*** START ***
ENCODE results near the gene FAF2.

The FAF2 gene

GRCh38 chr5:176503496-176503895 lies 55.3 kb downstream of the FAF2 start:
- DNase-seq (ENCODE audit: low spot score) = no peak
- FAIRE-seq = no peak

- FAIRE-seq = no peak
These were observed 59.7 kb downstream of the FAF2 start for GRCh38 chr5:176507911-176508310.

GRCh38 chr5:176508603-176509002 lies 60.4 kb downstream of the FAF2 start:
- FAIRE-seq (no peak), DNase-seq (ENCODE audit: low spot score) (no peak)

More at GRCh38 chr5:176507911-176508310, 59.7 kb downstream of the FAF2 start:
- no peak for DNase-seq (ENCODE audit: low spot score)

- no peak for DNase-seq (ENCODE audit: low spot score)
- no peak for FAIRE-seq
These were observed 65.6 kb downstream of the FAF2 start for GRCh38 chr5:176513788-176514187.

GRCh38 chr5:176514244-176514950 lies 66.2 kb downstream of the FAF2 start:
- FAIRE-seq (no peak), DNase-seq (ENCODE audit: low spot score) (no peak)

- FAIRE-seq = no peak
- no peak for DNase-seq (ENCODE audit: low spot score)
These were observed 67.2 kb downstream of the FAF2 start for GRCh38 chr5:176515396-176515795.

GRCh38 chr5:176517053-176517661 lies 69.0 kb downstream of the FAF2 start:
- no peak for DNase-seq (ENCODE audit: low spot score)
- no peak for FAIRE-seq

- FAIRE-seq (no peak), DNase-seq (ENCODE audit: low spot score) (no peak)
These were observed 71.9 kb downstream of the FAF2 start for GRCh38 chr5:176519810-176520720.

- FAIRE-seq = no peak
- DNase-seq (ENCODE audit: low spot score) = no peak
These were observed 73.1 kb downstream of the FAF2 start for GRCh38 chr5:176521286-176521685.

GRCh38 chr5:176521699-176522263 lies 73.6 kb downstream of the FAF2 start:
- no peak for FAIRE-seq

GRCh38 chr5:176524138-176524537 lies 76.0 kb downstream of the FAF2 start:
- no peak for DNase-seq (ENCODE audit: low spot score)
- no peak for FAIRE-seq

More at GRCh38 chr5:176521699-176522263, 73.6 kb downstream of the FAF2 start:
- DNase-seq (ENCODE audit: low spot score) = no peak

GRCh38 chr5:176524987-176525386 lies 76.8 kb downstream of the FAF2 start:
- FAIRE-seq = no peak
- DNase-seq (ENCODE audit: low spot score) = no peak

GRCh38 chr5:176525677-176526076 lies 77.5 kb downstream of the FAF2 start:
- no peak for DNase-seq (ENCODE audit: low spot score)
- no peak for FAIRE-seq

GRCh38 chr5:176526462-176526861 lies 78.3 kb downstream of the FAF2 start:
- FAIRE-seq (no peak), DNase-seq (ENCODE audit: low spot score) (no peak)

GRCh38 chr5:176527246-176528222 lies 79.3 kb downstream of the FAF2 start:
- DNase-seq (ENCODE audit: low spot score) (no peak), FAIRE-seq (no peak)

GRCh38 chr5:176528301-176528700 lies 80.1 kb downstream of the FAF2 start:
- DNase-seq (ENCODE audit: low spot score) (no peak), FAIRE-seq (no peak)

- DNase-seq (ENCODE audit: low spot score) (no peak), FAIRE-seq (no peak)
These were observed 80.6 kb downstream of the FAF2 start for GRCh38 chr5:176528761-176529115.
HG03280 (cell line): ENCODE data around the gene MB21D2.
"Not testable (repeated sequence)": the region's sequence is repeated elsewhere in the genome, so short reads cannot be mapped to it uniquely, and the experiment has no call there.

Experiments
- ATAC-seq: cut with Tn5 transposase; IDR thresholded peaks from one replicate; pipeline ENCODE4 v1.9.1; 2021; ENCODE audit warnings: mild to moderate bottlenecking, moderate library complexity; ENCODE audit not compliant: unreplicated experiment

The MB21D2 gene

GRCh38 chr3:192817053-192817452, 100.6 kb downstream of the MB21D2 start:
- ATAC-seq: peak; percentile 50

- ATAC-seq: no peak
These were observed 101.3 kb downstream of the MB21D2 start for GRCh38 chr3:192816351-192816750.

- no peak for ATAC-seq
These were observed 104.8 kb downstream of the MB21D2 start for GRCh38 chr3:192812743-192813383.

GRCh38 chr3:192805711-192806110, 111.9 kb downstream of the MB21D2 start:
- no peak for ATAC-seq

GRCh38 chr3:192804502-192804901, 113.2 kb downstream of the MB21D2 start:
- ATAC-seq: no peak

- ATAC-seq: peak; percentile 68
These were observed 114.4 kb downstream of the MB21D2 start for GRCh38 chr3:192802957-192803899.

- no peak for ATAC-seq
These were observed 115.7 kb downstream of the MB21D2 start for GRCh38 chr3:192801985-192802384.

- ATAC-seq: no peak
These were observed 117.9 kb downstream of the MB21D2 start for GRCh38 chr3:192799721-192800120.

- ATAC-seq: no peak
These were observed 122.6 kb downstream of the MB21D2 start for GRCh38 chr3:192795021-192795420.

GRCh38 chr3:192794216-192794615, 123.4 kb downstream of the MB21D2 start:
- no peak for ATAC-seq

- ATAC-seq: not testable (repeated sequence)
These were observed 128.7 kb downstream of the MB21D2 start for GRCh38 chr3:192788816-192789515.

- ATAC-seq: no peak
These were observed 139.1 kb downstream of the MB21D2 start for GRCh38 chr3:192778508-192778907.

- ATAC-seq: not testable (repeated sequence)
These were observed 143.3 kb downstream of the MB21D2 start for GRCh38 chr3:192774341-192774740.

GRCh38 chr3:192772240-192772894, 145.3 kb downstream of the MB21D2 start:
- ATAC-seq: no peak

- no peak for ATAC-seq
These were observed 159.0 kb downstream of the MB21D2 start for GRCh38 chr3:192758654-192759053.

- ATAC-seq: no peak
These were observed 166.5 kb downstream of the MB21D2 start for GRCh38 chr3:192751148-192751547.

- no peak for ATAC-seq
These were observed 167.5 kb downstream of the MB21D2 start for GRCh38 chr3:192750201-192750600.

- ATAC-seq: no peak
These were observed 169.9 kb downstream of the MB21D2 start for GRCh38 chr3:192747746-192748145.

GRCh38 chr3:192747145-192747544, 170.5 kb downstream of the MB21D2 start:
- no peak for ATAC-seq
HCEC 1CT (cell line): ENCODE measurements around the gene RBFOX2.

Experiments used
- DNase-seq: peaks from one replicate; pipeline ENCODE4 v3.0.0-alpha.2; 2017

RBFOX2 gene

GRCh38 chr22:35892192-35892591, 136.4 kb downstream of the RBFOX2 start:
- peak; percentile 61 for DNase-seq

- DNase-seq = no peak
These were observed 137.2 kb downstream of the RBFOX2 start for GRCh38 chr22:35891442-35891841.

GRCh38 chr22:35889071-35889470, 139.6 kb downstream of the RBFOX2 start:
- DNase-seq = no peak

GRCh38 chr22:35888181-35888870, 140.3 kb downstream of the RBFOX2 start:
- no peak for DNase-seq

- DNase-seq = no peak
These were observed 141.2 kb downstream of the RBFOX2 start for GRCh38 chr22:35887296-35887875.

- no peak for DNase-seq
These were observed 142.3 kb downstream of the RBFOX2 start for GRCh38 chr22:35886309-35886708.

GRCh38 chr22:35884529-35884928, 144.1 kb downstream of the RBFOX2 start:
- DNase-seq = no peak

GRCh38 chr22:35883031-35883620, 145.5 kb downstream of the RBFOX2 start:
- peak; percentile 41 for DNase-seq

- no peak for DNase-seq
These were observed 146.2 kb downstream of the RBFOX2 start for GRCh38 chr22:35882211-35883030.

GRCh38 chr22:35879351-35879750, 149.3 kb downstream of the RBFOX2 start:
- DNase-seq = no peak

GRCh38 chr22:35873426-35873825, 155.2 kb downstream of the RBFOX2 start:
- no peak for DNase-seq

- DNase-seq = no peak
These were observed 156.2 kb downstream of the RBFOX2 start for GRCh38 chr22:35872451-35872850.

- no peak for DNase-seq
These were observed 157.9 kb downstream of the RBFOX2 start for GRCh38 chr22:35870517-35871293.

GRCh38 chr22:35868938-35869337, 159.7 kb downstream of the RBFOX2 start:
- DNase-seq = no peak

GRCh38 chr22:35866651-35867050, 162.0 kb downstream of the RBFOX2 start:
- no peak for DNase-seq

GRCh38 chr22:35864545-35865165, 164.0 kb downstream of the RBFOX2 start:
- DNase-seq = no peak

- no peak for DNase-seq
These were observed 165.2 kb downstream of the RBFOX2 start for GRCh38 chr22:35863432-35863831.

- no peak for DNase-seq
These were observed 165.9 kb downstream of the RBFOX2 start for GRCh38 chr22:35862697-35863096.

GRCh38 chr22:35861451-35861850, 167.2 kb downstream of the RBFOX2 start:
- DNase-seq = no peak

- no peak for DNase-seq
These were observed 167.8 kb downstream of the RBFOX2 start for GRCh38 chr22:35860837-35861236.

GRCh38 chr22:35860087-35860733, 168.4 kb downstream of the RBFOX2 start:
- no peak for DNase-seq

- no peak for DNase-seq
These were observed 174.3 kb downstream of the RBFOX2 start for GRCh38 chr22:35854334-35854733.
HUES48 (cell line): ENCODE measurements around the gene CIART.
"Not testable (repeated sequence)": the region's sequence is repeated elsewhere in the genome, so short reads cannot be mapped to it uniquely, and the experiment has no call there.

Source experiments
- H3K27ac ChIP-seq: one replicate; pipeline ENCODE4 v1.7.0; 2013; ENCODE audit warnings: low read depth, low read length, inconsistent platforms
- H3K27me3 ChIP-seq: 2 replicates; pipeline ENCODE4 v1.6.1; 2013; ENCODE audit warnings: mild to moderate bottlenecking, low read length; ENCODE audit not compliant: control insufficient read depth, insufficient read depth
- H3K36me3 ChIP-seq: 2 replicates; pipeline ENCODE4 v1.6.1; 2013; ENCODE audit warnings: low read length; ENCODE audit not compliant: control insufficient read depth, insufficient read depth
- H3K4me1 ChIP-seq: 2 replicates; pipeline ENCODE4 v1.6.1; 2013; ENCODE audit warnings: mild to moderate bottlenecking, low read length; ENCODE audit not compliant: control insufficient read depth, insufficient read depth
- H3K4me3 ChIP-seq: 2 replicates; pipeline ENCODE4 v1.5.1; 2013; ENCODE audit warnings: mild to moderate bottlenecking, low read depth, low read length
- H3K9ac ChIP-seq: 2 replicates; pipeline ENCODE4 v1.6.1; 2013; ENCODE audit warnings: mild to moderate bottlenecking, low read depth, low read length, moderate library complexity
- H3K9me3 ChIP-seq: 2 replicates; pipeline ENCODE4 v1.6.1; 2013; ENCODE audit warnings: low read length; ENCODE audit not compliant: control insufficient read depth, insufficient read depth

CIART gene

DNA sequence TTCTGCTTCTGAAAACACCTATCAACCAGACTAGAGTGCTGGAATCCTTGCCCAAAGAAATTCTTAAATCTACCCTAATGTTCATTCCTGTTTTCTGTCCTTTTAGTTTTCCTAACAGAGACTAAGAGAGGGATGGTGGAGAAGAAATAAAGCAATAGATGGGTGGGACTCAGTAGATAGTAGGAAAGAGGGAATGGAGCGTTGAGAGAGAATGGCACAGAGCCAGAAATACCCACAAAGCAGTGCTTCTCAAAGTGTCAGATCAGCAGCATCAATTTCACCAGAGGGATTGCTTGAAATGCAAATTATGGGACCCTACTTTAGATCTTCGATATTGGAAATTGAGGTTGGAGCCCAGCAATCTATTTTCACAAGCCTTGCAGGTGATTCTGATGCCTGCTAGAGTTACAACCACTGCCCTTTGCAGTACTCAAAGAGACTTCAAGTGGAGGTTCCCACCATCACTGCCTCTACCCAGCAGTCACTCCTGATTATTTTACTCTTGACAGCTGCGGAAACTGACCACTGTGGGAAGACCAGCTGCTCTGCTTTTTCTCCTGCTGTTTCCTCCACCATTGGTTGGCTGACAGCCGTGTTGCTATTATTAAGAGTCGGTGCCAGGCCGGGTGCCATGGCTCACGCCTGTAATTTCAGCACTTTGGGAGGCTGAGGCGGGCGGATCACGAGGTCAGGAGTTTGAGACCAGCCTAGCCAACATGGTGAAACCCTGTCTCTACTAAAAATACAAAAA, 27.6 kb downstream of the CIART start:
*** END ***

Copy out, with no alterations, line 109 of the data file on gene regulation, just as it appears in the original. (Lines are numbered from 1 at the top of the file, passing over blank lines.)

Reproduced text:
- DNase-seq = no peak